Her Excellency, Minister Hélène Marie Laurence Ilboudo Marchal
Her Excellency, Commissioner Minata Samate Cessouma
Her Excellency Special Envoy Bineta Diop
Her Excellency Ambassador Hadiza Mustapha
Dear colleagues, friends, leaders and activists, promoting the Women, Peace and Security Agenda,
It is an honor to be here with you today, representing the Government of Norway and giving these remarks on behalf of the Ambassador of Norway to the African Union.
You may notice that in several aspects I am a minority in the room today. To be frank, it is about time that white men are minorities in discussions on peace and security. We do not have a men, peace and security agenda, for the simple reason that men have dominated the peace and security agenda for too long.
The numbers confirm this: according to recent studies, in the main peace processes from 1990 to 2017, only 2 % of mediators were women. Only 8 % of negotiators and 5 % of witnesses and signatories. Very few peace processes have inclusion mechanisms. Of the 11 agreements signed in 2017, only three contained gender-sensitive provisions.
However, you and we still need to keep engaging men. Promoting women’s participation and a gender perspective should not be women’s responsibility alone. And it certainly benefits us men, as well as women, when more sustainable solutions are found to conflict and war.
Because it is clear that the inclusion of women in the peace and security agenda is a necessity for sustaining peace.
Conflicts and crises occur in every part of the world. Their causes differ, their dynamics are not the same. But everywhere where there is conflict, there are women.
Women who suffer and struggle. Women whose grievances are so profound, it is hard to grasp. Women who survive unbearable abuse, intolerable injustice. And, some women who are perpetrators.
Women are also often amongst the first responders in a crisis. Mobilizing to rebuild families, communities, villages, nations. Women are often the first to gather across differences, to seek common solutions, shared goals, reconciliation.
It is clear that women are not observers to war. It is also clear that they should not be observers to conflict resolution. Because women, like men, have the right to take part in decisions that concern their past and shape their future. And women, like men, have insights and experiences that we need.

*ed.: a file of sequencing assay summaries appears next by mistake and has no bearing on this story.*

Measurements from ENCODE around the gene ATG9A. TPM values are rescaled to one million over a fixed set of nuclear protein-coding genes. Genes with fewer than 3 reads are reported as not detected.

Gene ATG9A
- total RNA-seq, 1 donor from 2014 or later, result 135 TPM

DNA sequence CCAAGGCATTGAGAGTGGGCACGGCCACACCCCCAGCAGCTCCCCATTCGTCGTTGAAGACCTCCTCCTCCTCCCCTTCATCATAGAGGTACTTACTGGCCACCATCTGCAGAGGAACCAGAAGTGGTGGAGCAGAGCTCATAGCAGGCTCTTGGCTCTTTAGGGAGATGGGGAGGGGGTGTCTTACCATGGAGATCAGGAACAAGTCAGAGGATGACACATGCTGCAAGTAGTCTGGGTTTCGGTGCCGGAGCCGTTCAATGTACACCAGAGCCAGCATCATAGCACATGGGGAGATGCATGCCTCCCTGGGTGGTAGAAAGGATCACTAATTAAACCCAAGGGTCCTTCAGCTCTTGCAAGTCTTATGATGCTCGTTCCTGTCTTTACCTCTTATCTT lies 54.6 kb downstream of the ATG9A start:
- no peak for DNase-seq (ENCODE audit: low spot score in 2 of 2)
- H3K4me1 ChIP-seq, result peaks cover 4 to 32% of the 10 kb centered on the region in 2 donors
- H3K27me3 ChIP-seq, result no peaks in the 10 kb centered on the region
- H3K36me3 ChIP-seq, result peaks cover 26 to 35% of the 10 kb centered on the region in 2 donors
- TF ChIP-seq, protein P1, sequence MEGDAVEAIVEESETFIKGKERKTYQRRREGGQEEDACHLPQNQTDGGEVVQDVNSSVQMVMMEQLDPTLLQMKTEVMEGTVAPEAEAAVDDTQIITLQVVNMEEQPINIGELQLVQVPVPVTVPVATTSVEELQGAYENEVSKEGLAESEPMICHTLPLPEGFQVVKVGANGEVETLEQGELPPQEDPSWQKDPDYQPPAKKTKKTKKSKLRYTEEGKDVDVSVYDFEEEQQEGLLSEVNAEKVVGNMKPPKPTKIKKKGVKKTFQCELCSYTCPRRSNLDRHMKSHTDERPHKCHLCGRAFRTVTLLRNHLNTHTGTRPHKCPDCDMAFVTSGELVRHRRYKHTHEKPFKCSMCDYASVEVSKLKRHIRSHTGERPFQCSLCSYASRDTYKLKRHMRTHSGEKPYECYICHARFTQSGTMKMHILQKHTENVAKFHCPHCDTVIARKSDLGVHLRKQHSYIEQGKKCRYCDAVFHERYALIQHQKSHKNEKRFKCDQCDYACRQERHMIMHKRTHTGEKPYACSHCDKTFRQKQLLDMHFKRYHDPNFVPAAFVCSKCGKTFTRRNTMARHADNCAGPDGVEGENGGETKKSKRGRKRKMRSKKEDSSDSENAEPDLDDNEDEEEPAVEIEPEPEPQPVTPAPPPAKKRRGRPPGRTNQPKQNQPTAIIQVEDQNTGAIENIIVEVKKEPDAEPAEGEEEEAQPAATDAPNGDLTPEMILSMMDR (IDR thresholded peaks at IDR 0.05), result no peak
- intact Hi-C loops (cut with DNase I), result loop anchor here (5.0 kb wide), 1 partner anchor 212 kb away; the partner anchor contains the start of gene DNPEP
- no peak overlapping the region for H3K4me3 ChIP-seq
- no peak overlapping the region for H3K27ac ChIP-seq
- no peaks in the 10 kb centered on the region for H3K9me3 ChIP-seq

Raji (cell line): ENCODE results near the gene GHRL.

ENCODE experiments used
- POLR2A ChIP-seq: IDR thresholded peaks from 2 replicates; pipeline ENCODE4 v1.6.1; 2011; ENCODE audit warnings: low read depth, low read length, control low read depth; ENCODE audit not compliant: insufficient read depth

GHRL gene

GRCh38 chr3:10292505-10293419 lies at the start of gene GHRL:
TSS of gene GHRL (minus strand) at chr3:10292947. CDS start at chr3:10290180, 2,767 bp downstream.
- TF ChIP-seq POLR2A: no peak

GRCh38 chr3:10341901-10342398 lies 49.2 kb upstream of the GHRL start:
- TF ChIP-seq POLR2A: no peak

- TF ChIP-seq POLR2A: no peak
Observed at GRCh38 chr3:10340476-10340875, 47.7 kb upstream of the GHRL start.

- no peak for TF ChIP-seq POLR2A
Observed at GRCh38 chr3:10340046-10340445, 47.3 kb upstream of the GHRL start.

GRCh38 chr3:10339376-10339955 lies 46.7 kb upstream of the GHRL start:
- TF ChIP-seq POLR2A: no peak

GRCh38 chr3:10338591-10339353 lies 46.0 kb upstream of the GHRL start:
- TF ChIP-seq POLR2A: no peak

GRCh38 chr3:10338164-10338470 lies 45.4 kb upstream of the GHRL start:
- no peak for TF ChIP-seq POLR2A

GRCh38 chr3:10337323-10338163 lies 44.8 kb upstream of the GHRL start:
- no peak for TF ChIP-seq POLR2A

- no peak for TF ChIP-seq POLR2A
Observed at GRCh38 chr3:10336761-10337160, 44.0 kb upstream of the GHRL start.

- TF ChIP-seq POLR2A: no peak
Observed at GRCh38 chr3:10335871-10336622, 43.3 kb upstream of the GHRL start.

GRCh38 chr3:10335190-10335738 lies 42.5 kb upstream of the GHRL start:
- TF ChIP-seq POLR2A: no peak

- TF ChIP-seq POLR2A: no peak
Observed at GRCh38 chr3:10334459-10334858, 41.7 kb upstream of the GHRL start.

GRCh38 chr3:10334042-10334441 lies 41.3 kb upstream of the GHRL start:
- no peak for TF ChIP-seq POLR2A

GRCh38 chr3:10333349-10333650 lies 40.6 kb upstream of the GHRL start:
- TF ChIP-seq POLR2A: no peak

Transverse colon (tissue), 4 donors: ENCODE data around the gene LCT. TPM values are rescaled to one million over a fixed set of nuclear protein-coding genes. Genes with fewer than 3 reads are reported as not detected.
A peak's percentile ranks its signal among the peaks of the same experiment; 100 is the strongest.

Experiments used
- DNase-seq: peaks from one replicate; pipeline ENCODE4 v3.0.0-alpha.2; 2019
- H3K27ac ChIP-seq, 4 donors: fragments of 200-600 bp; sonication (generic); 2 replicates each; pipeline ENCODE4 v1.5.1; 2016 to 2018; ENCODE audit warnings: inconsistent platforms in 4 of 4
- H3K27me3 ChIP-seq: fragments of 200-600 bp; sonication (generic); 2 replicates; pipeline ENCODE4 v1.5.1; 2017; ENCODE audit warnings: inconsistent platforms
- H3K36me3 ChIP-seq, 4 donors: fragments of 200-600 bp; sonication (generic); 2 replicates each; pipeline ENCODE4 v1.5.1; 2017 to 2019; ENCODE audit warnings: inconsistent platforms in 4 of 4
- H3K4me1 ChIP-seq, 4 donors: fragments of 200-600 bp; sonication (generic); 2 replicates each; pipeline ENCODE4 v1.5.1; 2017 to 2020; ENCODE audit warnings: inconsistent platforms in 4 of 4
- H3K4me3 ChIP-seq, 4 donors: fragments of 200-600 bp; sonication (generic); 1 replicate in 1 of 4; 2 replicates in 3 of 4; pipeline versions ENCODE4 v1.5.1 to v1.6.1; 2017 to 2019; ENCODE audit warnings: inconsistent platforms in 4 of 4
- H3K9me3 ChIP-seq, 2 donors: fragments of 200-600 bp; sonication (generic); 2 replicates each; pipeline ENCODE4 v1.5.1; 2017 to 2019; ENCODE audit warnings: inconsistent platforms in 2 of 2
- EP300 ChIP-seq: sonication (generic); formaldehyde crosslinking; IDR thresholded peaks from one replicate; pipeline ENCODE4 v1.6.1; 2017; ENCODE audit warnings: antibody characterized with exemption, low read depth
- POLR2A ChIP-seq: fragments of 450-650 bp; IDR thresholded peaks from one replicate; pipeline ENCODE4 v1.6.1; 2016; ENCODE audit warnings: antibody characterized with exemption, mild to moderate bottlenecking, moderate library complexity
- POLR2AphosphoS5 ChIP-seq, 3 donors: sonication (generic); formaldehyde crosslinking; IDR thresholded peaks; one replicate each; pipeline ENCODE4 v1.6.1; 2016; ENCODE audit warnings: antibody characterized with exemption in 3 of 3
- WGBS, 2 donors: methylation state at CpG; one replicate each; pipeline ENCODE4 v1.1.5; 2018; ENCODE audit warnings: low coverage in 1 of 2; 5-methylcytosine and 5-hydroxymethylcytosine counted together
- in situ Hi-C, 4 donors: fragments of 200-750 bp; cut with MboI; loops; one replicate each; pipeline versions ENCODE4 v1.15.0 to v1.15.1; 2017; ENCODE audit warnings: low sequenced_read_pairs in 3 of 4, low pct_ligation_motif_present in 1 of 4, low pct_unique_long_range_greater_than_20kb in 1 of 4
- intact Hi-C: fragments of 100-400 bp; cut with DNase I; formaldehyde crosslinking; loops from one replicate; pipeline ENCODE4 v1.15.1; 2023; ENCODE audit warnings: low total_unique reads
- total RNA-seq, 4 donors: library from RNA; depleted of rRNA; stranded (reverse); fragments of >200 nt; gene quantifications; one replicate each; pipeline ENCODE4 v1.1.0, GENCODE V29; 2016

This means that we must involve women and men alike in our security forces and mediation teams. We must consult and engage women in the populations we are set to support and safeguard.
Out of principle, yes, but also because it makes sense. It is a matter of building solidly, a lasting peace that is owned and implemented by the affected people.
If Norway has learned anything through our mediation experience and dialogue initiatives, it is that inclusion is key.
It is key to our competence and capacity, to the process’ legitimacy and credibility. It starts with women, but it doesn’t end there. Those who live the conflict must guide the peace, whomever they are. Also if they are marginalised or belong to a minority. Especially then. Because chances are, that the majority might not know of their challenges, nor their needs or resources.
Inclusion is a matter of accessing available resources; understanding how the conflict affects various groups of people - and interacting with more stakeholders to learn from them what they hope for - and how they suggest we get there.
I know I am preaching to the converted. And you are not alone: Time and again the international community has agreed to these principles. We see it reflected in the UN Security Council resolutions on women, peace and security, and in the work of the AU Peace and Security Council.
We also see it reflected in this meeting. In the strength of your participation. And in the fact that during the course of the next couple of days, we will discuss real achievements: regional initiatives, national action plans, continental result frameworks, and the establishment of FEMWISE Africa.
Norway has for several years now actively supported the African Union’s women, peace and security agenda. We have been and remain strong supporters of the excellent work and leadership from Madame Diop, the AU Special Envoy. And we also supported the Gender, Peace and Security Programme of the AU, and the work of FEMWISE. We continue to work closely with organisations like IGAD and SADC in their efforts to promote the agenda, as well as many civil society organisations.
I look forward to attending the rest of these consultations, and I hope we will be able to reach our ambitious targets. By the time UNSCR 1325 turns 20 years next year, the deadline for Silencing the Guns in Africa will be fast approaching. Unless women are fully included, the ambitious goal will remain well out of sight. Because as we all know: more women means more peace.
Thank you for your attention!
Permanent Mission of Norway to the African Union
Addis Ababa, Ethiopia